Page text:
Mob, neon, nukes: Las Vegas museums capture unique history

Las Vegas News Bureau

Photographers and reporters gather near Frenchman Flat to observe the Priscilla nuclear test, June 24, 1957. During the 1950s, the spectacle of nuclear testing attracted curious members of the public from all over the country. Today, the nuclear testing era is documented and remembered at the National Atomic Testing Museum in Las Vegas.

Click to enlarge photo

An artist's rendering of the old La Concha Motel converted into the visitors center at the Neon Museum.

Richard N. Velotta

Richard N. Velotta

VEGAS INC Coverage

It seems 2012 could well be the Year of the Museum for Southern Nevada.

Some may scoff at the notion that facilities dedicated to neon signs, organized crime and the development of nuclear weapons are worthy of museum status. But when you consider that by definition, a museum is “a place or building where objects of historical, artistic or scientific interest are exhibited, preserved or studied,” there’s no question that all three qualify for their preservation of significant elements in our region’s history.

While the Neon Museum, the National Museum of Organized Crime and Law Enforcement and the National Atomic Testing Museum will never be mistaken for the Louvre, all three will offer exhibits that explain how Southern Nevada was shaped into what it is.

All three will be home to significant happenings in 2012, including the official openings of the Neon Museum and what has become known as the Mob Museum.

Southern Nevada often is criticized for being culturally adrift. Some Las Vegas casino companies have tried with mixed results to fill the void by building art galleries as a part of their amenities. They didn’t seem to work because they felt out of place. Would you rather spend an afternoon touring the halls of the Getty in Southern California or see a handful of Picassos and Monets just down the hall from the dollar slots?

We’ve had a recent good run with museums, thanks in part to the state’s consolidation of departments in October to form the Nevada Department of Tourism and Cultural Affairs, which is putting state museums and art under the stronger marketing capabilities of the Tourism Department.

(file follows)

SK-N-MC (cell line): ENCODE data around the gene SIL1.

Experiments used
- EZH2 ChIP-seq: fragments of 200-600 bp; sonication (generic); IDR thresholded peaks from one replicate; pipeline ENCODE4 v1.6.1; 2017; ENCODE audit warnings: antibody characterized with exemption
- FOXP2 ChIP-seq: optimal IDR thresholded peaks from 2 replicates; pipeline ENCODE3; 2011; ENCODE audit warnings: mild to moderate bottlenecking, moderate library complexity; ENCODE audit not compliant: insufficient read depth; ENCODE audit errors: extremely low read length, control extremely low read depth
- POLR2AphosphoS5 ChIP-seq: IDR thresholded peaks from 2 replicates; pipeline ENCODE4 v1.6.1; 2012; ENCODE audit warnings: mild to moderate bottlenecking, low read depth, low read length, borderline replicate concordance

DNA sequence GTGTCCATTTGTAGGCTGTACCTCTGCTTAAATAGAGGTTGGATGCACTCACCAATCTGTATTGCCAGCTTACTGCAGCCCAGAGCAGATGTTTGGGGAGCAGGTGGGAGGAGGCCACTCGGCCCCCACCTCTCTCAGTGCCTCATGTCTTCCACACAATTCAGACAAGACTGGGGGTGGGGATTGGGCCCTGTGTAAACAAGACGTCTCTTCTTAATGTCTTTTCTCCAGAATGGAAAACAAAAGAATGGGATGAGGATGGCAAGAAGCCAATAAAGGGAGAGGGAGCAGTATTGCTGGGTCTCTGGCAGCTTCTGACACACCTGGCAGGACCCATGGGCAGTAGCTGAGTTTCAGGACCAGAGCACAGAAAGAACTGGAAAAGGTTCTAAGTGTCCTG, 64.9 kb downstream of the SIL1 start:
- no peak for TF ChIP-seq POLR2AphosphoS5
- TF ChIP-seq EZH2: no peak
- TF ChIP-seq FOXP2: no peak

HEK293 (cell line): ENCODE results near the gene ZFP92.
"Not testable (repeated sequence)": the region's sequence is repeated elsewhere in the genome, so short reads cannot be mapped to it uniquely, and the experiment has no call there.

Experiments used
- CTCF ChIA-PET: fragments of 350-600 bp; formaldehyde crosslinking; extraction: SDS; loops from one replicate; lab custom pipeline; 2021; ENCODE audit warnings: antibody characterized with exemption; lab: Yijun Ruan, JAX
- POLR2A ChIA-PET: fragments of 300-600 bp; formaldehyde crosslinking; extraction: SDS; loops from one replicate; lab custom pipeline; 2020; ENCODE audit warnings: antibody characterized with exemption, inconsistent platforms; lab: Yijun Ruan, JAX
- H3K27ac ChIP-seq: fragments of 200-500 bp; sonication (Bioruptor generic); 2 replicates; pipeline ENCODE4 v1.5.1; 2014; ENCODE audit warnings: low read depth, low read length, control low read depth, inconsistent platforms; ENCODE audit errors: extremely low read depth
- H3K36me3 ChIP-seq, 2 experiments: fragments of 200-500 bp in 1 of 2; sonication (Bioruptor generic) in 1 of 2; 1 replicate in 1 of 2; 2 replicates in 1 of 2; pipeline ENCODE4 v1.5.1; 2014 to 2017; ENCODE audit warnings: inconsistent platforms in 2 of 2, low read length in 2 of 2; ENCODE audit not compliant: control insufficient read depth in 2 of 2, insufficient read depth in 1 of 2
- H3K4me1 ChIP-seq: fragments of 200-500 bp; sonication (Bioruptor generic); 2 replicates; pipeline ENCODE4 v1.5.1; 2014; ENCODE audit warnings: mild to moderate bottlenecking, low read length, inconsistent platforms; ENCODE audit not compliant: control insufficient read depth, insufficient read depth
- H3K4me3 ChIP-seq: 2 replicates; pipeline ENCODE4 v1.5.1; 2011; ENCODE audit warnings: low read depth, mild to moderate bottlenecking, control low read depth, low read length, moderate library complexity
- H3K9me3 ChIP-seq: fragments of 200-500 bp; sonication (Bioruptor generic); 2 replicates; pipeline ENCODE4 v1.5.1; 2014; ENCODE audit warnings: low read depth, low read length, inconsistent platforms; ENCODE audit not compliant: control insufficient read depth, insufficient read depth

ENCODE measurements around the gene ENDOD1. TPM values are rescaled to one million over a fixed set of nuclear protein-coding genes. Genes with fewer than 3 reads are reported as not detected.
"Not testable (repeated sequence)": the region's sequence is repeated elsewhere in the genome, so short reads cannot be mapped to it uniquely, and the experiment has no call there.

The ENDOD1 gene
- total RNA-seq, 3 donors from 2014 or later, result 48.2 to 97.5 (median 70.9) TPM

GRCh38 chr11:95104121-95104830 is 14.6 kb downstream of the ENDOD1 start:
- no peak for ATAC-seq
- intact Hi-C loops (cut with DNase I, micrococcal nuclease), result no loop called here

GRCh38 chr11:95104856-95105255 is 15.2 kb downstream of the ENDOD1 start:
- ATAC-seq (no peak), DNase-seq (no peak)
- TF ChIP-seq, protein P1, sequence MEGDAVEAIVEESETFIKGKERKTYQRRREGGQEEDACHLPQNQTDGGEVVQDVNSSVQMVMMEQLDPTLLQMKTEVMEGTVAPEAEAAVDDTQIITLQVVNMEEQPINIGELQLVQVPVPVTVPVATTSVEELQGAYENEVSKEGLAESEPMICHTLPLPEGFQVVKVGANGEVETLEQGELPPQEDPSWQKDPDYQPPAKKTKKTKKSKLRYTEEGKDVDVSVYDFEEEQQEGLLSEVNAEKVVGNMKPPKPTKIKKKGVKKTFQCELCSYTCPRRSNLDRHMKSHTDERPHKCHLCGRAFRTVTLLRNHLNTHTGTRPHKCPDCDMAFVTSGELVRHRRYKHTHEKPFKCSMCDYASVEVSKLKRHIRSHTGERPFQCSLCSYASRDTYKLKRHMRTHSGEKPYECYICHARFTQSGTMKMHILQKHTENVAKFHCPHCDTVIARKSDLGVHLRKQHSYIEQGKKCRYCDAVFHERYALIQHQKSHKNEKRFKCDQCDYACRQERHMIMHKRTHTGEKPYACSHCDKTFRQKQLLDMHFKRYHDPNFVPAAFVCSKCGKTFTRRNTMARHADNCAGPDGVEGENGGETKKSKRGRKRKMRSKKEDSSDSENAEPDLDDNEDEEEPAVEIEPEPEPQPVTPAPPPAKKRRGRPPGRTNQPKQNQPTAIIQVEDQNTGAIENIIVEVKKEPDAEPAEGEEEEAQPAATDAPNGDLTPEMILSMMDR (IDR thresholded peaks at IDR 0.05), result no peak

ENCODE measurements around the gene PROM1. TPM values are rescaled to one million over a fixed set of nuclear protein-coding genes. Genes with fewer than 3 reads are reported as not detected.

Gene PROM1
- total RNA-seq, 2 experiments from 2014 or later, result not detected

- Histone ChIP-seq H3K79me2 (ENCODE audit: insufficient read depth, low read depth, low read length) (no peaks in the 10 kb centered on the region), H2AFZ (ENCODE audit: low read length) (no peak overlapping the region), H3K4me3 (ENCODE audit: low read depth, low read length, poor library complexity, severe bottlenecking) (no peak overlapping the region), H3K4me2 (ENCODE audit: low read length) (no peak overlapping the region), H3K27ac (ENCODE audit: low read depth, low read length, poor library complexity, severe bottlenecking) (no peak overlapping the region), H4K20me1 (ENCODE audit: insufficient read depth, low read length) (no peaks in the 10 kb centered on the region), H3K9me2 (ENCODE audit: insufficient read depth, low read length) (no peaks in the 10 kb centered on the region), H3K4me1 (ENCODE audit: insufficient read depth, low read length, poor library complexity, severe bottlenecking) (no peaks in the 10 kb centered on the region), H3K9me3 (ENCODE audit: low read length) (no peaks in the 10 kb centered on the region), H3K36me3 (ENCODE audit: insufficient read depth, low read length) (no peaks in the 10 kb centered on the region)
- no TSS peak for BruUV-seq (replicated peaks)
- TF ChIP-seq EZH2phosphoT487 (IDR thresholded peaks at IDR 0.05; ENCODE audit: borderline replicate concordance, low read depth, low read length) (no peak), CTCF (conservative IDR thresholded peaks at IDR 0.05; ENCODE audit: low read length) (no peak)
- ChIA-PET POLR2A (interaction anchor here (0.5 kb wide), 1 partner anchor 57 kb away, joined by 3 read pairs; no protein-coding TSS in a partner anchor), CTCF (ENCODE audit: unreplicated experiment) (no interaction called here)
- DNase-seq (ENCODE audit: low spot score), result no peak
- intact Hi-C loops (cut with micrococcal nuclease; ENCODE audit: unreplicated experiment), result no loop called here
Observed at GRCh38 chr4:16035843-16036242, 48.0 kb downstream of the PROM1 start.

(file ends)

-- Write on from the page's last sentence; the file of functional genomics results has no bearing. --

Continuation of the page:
Nevada magazine, long published by the Tourism Department, has a nice section in its January-February edition about Southern Nevada’s museum scene.

It not only profiles the Neon Museum, Mob Museum and National Atomic Testing Museum, but it also lists more than a dozen others, including the Lost City Museum in Overton, the Nevada State Railroad Museum in Boulder City, the Erotic Heritage Museum, the Hispanic Museum of Nevada and the Howard W. Cannon Aviation Museum at McCarran International Airport.

One of the first projects for the new Department of Tourism and Cultural Affairs was to publicize the opening and dedication of the Nevada State Museum at Springs Preserve in November. It’s a beautiful facility, filled with displays dedicated to the geology and natural history of the state — a more conventional type of museum.

But on the unconventional side, there are big things ahead for the city.

The National Atomic Testing Museum got its “national” designation thanks to legislation shepherded by Sen. Harry Reid and Rep. Joe Heck, and it’s now one of 36 with the special tie.

Affiliated with the Smithsonian, the museum — one of two in the United States dedicated to nuclear weaponry — explains the development of the program at the Nevada Test Site and the stories of the hundreds of men and women who worked there.

The museum, open since 2005, will unveil a new temporary exhibit on March 26 that’s bound to draw crowds — “Area 51: Myth or Reality.” With the fascination the public has for the mysterious secret base north of Las Vegas, I’m thinking many will find their way there.

Sometime in mid-2012, the Neon Museum is expected to open the doors of its visitors center — the old La Concha Motel lobby, which was moved from the Strip to the Neon Boneyard in 2006.

The boneyard, a collection of more than 150 neon signs built by a number of different manufacturers and now maintained by the museum staff, is part history, part art. Seeing the signs up close gives one a better appreciation that they’re works of art, worthy of preservation and an important piece of Las Vegas’ past.

Finally, coming to downtown Las Vegas next month is the controversial Mob Museum. While some view it as a glorification of the gorification brought to Las Vegas by criminals, there’s no question the mob played a significant role in the development of the city.

Opening Feb. 14 — yes, the 83rd anniversary of Chicago’s St. Valentine’s Day massacre — the museum and its organizers have promised to show the role of the mob, warts and all, and law enforcement’s efforts to drive it out of town.

Hopefully, the museum’s story will now drive tourists into town.



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  1. Now how about a Museum geared for Locals as well as International tourists. Like a Major Natural History Museum, Art Museum, Industrial Arts Museum, Planetarium, Zoo. You know - the type of attraction people like to see when they travel and the locals also support. As Gaming becomes available everywhere, taxes on Gaming in Las Vegas should be enough to Improve the City and give visitors as many reasons as possible to come, even if they never want to step a foot inside a Casino. Plus having attractive World Class Museums will help educate local Children and Adults.
    While I think a Neon and Mob Museum are Unique, they are just a small part of a much larger environment that needs to be built.